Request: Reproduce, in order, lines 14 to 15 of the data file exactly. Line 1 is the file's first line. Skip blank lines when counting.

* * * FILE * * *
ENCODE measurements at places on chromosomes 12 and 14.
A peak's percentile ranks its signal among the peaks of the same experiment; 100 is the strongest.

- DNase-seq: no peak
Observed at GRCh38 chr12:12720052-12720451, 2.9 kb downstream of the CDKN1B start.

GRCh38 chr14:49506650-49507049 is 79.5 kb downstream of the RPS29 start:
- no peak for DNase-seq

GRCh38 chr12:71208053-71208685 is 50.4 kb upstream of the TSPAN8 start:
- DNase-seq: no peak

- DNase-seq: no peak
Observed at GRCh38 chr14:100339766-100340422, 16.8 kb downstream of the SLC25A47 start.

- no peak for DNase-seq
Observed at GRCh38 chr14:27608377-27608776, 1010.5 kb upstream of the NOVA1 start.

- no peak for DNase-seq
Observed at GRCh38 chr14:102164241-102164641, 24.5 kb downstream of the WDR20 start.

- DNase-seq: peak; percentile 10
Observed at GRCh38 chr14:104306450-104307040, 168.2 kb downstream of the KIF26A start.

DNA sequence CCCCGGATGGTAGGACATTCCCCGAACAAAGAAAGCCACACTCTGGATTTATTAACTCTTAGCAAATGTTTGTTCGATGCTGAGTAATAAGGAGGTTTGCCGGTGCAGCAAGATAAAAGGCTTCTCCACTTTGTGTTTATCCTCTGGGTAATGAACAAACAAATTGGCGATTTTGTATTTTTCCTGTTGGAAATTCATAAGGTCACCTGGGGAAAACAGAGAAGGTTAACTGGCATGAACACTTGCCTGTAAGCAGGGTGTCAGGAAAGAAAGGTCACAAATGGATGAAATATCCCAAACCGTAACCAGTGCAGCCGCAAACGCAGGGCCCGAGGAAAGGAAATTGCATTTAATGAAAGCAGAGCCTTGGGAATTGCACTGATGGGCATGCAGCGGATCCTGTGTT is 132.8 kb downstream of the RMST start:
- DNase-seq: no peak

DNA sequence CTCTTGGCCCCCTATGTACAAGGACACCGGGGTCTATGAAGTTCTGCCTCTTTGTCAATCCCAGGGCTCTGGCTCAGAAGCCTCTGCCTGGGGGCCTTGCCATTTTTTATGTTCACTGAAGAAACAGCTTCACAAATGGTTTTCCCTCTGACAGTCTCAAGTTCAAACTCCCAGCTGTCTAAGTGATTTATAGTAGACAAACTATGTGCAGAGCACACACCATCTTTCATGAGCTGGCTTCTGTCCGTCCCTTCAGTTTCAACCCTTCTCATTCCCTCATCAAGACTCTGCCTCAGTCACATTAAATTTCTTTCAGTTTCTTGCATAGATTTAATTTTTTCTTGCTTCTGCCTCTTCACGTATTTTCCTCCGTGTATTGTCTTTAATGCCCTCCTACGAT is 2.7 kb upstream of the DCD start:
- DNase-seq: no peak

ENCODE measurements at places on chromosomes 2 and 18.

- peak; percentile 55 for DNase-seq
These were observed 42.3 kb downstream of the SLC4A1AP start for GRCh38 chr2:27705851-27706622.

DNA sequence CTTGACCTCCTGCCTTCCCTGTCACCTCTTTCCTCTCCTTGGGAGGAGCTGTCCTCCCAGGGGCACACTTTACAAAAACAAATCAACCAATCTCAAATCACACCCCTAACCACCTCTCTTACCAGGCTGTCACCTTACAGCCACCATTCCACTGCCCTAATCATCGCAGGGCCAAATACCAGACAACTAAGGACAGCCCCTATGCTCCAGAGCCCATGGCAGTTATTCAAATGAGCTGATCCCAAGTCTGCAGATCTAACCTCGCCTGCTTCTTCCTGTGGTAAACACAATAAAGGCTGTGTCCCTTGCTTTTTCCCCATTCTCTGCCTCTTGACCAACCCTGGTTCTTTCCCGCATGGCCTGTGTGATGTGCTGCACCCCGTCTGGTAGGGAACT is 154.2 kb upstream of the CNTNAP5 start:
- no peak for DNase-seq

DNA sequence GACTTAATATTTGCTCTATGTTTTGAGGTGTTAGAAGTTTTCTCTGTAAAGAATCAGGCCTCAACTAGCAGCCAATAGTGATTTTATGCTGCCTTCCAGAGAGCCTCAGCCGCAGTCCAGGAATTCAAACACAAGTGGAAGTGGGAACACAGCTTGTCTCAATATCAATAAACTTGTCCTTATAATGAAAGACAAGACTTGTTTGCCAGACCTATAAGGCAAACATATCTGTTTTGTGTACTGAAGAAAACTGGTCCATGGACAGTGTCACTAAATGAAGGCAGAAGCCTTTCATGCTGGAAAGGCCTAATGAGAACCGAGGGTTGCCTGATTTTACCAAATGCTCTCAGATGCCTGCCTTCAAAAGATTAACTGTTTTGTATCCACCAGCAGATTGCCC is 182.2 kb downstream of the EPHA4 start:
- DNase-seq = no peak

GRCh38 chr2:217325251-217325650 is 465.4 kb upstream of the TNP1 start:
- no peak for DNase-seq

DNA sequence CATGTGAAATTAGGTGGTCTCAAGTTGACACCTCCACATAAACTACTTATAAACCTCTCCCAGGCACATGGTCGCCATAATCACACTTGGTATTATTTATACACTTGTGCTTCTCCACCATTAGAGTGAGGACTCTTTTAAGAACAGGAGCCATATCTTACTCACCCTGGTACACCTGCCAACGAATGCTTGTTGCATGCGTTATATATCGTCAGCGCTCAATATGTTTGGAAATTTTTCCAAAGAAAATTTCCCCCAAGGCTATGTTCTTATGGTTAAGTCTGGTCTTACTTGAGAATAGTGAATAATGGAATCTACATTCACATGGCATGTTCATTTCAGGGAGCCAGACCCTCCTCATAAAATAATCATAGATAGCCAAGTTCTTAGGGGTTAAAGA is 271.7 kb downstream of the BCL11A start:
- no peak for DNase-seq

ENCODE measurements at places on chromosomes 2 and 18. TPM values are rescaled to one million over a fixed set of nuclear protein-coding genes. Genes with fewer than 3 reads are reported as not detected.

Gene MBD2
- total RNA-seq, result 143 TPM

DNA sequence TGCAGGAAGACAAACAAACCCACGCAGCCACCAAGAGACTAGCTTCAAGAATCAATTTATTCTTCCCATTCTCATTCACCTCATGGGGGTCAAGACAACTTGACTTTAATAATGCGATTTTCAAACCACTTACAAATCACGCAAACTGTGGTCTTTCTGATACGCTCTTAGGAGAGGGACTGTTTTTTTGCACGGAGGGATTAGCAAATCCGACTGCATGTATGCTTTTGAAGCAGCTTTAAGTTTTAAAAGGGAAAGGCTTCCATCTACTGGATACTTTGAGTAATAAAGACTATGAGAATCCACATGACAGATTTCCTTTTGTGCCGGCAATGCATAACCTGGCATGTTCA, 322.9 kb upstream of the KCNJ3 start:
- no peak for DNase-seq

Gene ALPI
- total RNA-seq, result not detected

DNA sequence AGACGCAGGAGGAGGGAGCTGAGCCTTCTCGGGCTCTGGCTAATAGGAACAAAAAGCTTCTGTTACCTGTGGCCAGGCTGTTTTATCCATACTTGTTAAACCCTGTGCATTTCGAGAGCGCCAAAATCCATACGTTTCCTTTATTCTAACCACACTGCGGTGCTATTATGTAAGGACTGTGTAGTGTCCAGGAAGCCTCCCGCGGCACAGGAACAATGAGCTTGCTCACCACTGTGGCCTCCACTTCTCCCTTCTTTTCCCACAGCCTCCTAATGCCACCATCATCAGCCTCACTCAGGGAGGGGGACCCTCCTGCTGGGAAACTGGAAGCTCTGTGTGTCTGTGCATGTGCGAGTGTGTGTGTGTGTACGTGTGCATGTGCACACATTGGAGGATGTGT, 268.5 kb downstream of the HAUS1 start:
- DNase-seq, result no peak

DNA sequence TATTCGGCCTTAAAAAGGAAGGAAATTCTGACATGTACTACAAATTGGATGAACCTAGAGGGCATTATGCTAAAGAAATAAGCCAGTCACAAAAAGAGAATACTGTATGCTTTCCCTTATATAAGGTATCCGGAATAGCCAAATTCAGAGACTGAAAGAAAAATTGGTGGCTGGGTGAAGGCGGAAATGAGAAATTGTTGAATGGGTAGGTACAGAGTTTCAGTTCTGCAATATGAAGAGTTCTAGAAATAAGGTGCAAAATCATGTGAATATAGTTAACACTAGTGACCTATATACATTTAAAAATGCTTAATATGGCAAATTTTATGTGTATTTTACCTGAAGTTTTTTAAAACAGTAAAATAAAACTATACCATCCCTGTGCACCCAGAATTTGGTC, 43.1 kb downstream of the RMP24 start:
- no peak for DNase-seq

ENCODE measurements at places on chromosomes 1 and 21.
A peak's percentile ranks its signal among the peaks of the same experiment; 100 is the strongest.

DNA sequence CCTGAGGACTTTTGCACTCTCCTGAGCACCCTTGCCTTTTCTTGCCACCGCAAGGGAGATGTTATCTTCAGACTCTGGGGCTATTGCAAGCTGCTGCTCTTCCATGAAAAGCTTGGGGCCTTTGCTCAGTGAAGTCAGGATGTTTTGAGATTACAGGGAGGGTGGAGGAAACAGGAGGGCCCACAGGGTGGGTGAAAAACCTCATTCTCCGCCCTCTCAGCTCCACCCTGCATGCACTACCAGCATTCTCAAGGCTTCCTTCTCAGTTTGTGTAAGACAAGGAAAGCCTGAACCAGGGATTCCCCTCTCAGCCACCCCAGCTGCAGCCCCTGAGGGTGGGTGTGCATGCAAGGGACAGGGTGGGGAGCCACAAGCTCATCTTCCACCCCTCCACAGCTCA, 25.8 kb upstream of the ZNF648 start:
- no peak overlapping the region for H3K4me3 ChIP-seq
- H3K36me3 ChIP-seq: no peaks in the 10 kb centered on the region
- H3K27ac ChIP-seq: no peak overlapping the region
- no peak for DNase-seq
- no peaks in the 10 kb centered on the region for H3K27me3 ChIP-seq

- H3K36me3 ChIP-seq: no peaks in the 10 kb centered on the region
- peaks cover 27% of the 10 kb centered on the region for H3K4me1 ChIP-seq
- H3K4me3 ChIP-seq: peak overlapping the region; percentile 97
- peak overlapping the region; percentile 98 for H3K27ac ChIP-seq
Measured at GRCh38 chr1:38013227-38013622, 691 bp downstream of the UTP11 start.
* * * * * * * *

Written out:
Observed at GRCh38 chr14:102164241-102164641, 24.5 kb downstream of the WDR20 start.

- DNase-seq: peak; percentile 10